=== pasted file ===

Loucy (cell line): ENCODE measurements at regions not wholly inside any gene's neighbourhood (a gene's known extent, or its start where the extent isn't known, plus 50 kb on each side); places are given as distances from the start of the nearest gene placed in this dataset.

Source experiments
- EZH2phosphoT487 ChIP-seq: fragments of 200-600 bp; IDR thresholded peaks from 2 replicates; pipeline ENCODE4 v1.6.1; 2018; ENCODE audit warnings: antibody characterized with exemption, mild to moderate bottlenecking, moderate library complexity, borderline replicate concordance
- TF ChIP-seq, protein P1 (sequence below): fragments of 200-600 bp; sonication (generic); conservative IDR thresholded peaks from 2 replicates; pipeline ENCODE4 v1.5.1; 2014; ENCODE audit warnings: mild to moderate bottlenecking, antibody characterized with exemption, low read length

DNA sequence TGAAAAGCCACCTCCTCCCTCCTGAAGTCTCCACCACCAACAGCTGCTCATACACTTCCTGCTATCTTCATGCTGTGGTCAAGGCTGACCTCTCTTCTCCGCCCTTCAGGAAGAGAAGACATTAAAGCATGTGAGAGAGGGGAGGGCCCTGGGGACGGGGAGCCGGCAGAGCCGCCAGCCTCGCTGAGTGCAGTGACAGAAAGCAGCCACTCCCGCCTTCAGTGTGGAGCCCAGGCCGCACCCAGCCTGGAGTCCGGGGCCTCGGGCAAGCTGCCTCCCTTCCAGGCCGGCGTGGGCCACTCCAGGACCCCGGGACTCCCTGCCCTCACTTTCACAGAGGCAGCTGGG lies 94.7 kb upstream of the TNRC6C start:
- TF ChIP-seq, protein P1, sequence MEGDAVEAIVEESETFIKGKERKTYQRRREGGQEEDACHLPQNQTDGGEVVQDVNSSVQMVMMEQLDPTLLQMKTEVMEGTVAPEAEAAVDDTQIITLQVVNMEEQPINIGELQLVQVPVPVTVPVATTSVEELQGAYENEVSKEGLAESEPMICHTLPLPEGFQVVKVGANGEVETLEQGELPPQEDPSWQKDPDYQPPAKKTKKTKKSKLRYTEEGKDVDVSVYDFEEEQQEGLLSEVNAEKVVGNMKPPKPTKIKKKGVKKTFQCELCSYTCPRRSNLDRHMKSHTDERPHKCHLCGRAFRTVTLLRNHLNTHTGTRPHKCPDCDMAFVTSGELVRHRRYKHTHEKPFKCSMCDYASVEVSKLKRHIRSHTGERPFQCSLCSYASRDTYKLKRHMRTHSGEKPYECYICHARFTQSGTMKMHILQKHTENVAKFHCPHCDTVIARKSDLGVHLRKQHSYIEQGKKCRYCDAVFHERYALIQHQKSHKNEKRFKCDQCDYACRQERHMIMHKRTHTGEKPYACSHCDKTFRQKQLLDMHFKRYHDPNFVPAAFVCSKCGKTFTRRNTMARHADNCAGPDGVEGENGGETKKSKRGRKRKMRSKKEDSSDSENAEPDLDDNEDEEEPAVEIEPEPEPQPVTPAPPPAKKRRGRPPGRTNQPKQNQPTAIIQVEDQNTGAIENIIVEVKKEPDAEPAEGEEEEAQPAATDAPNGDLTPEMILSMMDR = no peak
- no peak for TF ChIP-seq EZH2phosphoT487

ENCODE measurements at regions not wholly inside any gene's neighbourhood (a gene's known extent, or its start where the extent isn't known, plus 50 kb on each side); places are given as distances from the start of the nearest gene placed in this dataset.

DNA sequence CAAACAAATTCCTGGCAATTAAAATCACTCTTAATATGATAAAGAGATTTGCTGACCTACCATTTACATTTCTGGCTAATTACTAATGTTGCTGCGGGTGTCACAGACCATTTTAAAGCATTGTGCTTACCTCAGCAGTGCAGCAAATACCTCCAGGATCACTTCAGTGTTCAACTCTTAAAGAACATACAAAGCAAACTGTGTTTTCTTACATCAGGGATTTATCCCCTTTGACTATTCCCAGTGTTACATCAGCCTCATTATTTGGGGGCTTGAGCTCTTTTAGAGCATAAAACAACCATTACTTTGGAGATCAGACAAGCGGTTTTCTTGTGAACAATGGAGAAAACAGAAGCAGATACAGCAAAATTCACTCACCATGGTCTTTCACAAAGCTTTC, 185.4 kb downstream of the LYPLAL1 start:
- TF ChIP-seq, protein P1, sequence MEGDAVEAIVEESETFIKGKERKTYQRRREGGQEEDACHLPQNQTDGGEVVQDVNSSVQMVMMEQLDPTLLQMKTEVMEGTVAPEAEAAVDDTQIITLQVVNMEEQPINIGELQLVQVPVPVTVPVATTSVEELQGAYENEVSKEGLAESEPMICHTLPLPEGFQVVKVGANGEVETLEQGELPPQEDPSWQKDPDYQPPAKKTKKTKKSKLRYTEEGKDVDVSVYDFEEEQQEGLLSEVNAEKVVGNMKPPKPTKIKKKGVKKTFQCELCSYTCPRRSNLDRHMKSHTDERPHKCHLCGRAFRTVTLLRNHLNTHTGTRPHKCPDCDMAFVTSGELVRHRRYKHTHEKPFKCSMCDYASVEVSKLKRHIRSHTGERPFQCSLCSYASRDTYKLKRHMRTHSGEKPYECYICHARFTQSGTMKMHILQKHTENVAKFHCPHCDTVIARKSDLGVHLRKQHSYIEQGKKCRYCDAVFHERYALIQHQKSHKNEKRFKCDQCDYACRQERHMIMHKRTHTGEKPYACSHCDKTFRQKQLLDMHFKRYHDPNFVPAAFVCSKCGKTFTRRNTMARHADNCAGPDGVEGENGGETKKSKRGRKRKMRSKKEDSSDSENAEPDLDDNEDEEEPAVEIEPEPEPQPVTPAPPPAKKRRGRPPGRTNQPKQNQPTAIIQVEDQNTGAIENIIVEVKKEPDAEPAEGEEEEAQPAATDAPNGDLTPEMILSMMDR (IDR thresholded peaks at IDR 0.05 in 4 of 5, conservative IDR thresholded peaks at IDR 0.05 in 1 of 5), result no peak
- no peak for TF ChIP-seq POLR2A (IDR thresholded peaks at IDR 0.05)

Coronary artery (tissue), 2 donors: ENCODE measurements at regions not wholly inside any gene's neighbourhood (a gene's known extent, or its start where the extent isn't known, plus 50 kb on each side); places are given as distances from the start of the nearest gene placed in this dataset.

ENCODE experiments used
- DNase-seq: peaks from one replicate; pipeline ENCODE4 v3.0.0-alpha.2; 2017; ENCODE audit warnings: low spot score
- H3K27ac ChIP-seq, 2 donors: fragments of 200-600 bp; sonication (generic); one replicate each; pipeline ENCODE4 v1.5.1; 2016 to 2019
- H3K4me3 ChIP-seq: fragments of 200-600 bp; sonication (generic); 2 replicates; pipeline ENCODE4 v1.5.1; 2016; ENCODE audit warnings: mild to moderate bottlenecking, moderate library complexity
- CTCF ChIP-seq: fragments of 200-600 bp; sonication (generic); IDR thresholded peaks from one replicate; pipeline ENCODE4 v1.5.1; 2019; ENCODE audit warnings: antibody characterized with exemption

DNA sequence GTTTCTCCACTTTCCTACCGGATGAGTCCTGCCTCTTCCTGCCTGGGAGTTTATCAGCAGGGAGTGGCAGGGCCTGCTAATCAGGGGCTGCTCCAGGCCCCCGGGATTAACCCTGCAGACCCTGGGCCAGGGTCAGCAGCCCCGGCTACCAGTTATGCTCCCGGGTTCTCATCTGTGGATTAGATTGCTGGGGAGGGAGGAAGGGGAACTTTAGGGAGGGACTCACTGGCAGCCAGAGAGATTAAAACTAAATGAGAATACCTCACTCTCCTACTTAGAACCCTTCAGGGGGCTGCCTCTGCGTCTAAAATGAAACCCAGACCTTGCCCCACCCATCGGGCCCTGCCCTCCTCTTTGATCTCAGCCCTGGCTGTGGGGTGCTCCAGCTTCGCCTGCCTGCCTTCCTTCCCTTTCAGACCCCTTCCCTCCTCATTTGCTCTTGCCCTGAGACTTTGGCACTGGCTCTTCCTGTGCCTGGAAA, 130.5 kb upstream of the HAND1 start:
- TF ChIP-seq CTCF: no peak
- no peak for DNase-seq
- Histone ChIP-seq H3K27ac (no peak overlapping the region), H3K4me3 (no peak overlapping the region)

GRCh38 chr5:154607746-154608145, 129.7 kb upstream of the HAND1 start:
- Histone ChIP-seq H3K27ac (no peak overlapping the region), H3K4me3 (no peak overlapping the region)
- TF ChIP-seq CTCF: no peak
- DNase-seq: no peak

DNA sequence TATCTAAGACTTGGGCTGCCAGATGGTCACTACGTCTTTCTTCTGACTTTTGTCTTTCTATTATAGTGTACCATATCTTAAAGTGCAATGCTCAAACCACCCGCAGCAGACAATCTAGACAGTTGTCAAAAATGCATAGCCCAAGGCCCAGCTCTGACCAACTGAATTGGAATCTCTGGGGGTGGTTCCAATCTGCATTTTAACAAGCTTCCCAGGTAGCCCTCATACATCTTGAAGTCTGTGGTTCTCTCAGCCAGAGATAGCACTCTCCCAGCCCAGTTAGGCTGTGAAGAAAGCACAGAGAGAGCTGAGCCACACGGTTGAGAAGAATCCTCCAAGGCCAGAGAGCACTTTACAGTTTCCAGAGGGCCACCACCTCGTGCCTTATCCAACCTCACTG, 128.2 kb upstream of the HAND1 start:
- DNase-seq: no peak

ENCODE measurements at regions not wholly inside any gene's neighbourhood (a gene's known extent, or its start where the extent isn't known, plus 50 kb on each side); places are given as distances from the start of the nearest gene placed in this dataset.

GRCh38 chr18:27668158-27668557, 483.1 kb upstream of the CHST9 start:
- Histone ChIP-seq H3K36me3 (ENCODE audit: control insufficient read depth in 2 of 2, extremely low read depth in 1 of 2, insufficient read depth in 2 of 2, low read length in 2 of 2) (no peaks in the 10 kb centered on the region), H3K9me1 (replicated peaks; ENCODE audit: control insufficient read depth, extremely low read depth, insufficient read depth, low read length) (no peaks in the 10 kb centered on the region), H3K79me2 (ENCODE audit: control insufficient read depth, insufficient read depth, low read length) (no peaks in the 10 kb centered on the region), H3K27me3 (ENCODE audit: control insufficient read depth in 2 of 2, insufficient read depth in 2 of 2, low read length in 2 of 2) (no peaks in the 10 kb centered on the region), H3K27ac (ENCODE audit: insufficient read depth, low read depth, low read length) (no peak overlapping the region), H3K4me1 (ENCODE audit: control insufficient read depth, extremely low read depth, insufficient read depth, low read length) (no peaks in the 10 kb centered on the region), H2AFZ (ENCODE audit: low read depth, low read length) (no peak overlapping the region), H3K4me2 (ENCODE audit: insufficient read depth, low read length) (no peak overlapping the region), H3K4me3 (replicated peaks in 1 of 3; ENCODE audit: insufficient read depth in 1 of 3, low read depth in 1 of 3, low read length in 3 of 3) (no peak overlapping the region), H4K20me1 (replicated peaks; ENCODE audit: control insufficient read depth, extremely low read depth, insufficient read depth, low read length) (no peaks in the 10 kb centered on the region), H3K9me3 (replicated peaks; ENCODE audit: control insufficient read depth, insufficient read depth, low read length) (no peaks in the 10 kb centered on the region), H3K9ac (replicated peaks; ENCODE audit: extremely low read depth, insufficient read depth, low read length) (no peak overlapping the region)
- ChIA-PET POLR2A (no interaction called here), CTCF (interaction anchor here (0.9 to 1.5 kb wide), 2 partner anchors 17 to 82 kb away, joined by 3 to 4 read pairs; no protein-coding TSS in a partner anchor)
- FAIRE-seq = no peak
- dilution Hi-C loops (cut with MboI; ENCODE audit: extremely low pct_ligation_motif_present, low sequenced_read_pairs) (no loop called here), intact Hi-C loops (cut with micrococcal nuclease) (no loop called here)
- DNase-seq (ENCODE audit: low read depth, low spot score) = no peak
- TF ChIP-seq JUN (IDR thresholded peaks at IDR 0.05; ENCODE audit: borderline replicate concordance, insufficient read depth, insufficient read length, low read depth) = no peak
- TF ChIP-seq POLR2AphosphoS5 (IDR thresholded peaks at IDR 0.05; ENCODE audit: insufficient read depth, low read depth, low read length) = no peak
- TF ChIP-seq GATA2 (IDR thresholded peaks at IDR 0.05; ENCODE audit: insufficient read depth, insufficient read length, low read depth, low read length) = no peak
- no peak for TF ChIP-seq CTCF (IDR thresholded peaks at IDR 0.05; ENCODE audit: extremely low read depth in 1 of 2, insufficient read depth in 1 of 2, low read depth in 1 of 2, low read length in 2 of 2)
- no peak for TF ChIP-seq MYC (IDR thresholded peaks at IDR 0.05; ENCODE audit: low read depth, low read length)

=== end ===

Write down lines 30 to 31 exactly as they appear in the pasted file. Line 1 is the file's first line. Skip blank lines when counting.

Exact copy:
- Histone ChIP-seq H3K36me3 (ENCODE audit: control insufficient read depth in 2 of 2, extremely low read depth in 1 of 2, insufficient read depth in 2 of 2, low read length in 2 of 2) (no peaks in the 10 kb centered on the region), H3K9me1 (replicated peaks; ENCODE audit: control insufficient read depth, extremely low read depth, insufficient read depth, low read length) (no peaks in the 10 kb centered on the region), H3K79me2 (ENCODE audit: control insufficient read depth, insufficient read depth, low read length) (no peaks in the 10 kb centered on the region), H3K27me3 (ENCODE audit: control insufficient read depth in 2 of 2, insufficient read depth in 2 of 2, low read length in 2 of 2) (no peaks in the 10 kb centered on the region), H3K27ac (ENCODE audit: insufficient read depth, low read depth, low read length) (no peak overlapping the region), H3K4me1 (ENCODE audit: control insufficient read depth, extremely low read depth, insufficient read depth, low read length) (no peaks in the 10 kb centered on the region), H2AFZ (ENCODE audit: low read depth, low read length) (no peak overlapping the region), H3K4me2 (ENCODE audit: insufficient read depth, low read length) (no peak overlapping the region), H3K4me3 (replicated peaks in 1 of 3; ENCODE audit: insufficient read depth in 1 of 3, low read depth in 1 of 3, low read length in 3 of 3) (no peak overlapping the region), H4K20me1 (replicated peaks; ENCODE audit: control insufficient read depth, extremely low read depth, insufficient read depth, low read length) (no peaks in the 10 kb centered on the region), H3K9me3 (replicated peaks; ENCODE audit: control insufficient read depth, insufficient read depth, low read length) (no peaks in the 10 kb centered on the region), H3K9ac (replicated peaks; ENCODE audit: extremely low read depth, insufficient read depth, low read length) (no peak overlapping the region)
- ChIA-PET POLR2A (no interaction called here), CTCF (interaction anchor here (0.9 to 1.5 kb wide), 2 partner anchors 17 to 82 kb away, joined by 3 to 4 read pairs; no protein-coding TSS in a partner anchor)